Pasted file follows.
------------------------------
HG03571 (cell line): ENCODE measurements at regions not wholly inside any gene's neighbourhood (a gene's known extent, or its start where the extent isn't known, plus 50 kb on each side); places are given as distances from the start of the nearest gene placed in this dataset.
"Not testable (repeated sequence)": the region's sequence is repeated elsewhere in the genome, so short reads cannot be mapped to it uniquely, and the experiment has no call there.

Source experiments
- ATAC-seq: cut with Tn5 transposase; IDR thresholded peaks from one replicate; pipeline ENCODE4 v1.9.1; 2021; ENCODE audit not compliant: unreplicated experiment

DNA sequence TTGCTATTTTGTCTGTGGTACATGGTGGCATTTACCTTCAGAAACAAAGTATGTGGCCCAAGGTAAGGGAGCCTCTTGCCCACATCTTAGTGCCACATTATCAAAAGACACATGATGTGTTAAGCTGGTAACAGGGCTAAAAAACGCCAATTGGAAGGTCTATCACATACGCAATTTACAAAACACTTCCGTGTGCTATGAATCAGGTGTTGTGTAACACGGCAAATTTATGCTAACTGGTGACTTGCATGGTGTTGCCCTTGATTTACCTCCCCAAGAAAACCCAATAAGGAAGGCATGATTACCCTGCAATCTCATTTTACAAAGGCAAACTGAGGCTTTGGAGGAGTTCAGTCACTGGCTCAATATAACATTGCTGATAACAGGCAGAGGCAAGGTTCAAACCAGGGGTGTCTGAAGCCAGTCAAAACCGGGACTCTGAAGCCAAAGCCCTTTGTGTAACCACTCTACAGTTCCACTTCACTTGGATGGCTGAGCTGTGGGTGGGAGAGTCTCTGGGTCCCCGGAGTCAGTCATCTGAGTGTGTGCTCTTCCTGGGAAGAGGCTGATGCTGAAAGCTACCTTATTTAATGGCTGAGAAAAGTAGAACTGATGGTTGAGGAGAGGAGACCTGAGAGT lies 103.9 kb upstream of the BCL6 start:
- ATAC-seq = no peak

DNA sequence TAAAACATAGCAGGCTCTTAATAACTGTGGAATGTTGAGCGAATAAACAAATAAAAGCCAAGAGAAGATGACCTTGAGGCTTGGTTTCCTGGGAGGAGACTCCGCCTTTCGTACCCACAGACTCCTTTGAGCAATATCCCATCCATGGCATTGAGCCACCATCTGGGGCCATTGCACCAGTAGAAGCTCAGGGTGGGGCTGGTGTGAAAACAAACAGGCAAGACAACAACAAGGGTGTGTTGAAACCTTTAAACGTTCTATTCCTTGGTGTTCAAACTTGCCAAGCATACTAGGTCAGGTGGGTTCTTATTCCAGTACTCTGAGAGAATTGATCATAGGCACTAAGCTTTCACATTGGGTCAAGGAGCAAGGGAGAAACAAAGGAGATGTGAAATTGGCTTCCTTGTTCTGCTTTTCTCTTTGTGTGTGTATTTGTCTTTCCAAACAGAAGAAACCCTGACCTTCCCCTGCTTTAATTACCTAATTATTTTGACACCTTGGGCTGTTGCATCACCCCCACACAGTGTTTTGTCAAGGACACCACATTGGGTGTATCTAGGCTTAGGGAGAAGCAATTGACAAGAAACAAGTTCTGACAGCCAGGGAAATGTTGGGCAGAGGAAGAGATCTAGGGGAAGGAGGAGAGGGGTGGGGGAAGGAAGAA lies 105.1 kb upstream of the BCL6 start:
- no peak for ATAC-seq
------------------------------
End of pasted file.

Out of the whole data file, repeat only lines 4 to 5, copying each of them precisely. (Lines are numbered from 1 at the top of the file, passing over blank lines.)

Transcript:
- ATAC-seq: cut with Tn5 transposase; IDR thresholded peaks from one replicate; pipeline ENCODE4 v1.9.1; 2021; ENCODE audit not compliant: unreplicated experiment

DNA sequence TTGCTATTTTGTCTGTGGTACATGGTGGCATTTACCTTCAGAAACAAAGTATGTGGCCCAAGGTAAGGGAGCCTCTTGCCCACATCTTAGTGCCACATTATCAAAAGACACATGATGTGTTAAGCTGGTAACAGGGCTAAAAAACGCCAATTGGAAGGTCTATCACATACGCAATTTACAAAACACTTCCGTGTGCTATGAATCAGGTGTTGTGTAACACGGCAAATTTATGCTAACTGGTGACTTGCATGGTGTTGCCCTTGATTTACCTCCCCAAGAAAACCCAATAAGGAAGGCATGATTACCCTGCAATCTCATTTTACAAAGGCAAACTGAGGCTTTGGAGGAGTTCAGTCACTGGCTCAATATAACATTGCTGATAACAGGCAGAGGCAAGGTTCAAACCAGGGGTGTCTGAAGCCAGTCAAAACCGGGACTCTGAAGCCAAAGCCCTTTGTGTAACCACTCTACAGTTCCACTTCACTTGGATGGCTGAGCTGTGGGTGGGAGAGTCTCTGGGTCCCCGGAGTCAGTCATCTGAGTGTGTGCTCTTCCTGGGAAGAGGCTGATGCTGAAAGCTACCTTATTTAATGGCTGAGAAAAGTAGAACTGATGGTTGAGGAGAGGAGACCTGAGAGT lies 103.9 kb upstream of the BCL6 start: